The relief shows the influence of the early Renaissance sculptor Donatello, the greatest sculptor of the 15th century. Donatello invented the technique Michelangelo uses here, called flat relief.

The technique is difficult. A marble slab is very thin, so there’s not much material to chisel.

The Virgin is in profile, looking rather melancholy. It’s a glance that foreshadows Michelangelo’s Pieta. Baby Jesus has fallen asleep. Little angels run up and down the stairs.

Michelangelo, Battle of the Centaurs, 1492
Michelangelo, Battle of the Centaurs, 1492

6. Battle of the Centaurs, 1492

In the same room, you see another relief sculpture about 3 feet tall from the same year. There’s a lot going on in this relief. It was an indication of what would become Michelangelo’s favorite subject, the heroic male nude body.

Unlike the Madonna, Michelangelo is working in low-middle-high relief. The piece shows mythological centaurs trying to steal away a human bride at a wedding. It’s essentially a swirling mass of brawling figures, a visually aggressive image.

The relief shows the sheer virtuosity of the teenage artist. You can see a torsion in the male bodies and an already strong grasp of human anatomy. Later in Michelangelo’s career, his musculature would be much more articulated.

Michelangelo's wooden model for the facade of San Lorenzo
Michelangelo’s wooden model for the facade of San Lorenzo

7. Wooden Model for the Facade of San Lorenzo, 1516

This is the original wooden model for the facade of the Basilica of San Lorenzo, the shrine to the Medici family. Michelangelo created it for a competition to create a marble facade to cover the existing raw brownstone facade. There’s also a prepatory drawing for his model in the museum.

Michelangelo’s rectangular model is a rather radical architectural scheme for a church, departing from the classical canon. Usually there’s a taller central section on a facade. This model was more characteristic of what you might see for a palace design.

Interestingly, Michelangelo’s rectangular facade is quite similar to the rectangular facade, built 1000 years later, for St. Peter’s Basilica. So Michelangelo’s facade is almost porto- Baroque.

The facade project was never completed. The pope took Michelangelo off the project to work on the Medici Chapel. Plus, money had run out.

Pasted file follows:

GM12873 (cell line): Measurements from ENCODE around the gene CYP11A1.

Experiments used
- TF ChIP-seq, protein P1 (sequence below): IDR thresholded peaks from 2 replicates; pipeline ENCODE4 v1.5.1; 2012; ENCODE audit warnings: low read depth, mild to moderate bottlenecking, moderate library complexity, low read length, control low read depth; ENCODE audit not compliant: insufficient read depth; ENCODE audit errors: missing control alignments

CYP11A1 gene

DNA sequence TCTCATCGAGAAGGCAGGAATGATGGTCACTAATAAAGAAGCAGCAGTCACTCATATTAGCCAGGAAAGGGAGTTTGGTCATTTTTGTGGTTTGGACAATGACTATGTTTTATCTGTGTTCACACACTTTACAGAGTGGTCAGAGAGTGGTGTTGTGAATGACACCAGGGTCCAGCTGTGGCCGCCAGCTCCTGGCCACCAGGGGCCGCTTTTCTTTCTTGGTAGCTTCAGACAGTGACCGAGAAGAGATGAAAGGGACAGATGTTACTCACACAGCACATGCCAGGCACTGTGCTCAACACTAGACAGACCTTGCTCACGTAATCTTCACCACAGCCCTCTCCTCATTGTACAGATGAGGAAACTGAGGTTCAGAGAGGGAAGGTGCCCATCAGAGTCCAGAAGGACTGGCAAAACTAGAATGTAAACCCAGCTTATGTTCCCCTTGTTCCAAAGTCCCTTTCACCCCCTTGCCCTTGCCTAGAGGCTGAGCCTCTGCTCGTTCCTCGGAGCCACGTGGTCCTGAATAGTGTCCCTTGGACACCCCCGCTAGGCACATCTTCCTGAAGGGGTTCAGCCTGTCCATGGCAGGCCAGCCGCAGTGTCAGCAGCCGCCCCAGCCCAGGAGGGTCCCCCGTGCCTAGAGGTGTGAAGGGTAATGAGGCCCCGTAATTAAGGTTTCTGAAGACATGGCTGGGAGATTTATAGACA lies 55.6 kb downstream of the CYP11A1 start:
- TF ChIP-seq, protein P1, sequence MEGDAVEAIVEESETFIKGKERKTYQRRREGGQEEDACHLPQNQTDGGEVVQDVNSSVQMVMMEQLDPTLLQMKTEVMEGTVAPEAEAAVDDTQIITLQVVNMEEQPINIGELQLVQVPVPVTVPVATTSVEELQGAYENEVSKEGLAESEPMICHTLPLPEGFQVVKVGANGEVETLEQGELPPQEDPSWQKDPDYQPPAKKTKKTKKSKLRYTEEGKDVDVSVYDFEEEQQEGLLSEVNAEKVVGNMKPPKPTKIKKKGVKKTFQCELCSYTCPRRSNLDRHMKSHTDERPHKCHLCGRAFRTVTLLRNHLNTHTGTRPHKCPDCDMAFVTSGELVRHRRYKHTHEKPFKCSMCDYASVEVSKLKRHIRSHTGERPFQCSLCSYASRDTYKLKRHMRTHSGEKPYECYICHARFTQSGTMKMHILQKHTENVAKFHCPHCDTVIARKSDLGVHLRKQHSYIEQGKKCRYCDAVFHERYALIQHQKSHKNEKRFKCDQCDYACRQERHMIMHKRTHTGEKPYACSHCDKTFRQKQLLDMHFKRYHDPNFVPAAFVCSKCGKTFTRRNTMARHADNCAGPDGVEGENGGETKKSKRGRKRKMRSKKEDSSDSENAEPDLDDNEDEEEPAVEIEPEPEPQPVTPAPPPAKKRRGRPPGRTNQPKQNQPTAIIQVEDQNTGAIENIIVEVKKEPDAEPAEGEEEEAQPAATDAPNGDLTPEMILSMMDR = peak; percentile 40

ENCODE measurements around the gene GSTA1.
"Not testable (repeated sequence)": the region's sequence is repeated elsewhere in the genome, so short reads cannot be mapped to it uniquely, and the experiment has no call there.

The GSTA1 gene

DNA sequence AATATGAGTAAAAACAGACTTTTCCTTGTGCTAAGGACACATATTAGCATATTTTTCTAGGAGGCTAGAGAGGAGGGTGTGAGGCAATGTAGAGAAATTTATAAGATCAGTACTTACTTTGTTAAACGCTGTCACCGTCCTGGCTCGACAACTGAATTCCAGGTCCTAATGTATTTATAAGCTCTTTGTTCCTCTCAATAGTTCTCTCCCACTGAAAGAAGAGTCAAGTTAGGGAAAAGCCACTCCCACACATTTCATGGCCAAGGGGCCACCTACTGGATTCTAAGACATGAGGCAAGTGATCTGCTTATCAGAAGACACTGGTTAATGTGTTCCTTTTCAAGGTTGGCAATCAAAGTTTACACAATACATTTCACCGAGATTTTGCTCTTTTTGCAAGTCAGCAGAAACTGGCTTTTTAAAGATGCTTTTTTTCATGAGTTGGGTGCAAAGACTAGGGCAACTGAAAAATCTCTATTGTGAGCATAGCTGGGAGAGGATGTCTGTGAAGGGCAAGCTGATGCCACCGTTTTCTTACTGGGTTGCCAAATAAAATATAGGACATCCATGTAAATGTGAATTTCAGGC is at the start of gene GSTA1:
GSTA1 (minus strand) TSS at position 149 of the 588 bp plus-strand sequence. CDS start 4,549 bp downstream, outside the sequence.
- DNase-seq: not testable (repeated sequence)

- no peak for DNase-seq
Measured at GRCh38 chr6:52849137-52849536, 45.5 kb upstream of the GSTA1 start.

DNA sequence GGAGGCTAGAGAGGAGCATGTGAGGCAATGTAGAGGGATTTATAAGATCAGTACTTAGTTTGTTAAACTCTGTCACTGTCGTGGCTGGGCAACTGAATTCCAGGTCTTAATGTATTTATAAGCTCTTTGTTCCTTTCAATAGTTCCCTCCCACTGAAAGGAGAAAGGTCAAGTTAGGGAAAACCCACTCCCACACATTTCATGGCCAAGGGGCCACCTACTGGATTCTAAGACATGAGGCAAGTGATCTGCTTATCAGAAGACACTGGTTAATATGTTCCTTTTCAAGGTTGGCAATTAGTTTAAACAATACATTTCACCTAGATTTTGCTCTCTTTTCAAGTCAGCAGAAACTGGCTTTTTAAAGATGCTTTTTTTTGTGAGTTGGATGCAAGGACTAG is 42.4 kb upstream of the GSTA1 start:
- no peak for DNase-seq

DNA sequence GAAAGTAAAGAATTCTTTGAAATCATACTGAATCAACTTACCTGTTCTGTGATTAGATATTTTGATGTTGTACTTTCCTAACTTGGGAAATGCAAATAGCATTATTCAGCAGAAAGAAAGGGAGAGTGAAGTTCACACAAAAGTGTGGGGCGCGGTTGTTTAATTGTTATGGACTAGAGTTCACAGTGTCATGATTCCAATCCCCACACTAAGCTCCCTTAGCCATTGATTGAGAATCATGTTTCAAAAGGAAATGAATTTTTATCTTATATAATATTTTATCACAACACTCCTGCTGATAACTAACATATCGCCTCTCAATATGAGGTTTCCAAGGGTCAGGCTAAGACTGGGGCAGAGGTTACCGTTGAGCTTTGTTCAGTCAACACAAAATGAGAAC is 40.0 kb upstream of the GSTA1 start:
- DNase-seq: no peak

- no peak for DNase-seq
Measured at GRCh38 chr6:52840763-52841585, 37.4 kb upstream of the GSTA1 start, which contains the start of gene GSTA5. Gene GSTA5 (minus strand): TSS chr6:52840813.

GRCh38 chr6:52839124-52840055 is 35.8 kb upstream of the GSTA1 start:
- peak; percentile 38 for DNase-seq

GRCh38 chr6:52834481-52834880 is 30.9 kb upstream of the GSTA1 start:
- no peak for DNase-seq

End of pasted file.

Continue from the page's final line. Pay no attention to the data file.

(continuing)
Efforts have been made to raise money for a new facade for the bare brick front, which is rather an urban blot. But there is some resistance to that. Some prefer the plain brown facade as a testament to history.

Michelangelo showing the pope his model for the dome of St. Peter's Basilica
Michelangelo showing the pope his model for the dome of St. Peter’s Basilica

8. “Celebrity Paintings”

There are some rather romantic 17th century paintings by Domenico Passignano and Anastasio Fontebuoni. They showcase Michelangelo’s celebrity and important commissions from a string of popes.

There’s a painting of Michelangelo showing Pope Leo X his model for the San Lorenzo facade. It’s a rather flattering image of the pope, this time photoshopping out his rather obese weight.

There’s a painting of Michelangelo showing his model for the Sistine Chapel ceiling to Pope Julius II, his greatest patron. There’s also a painting of Michelangelo showing the model for the dome of St. Peter’s Basilica to Pope Paul IV.

9. Wooden Transport Box

This is an interesting artifact. The wooden box on display was the apparatus used in 1873 to transfer Michelangelo’s famous David from Piazza della Signoria to the Accademia Gallery. They built train tracks and slid the cart down the track to the museum.

Study for a River God
Study for a River God

10. Michelangelo Figure of a River God, 1526-27

This was a preparatory study for a human torso intended for the base of a Medici tomb in the New Sacristy of San Lorenzo. It’s been restored, and a coat of dark paint (applied much later) removed.

Practical Guide for Casa Buonarroti

Address: Via Ghibellina 70

Entry fee: 8 euros, a 2 euro fee if tickets are purchased online

Hours: 10:00 a.m. to 4:30 p.m.

Pro tip: Just 5 minutes from the museum, you can visit Michelangelo’s tomb in the Basilica of Santa Croce.


I hope you’ve enjoyed my guide to Casa Buonarroti. You may enjoy these other Florence travel guides: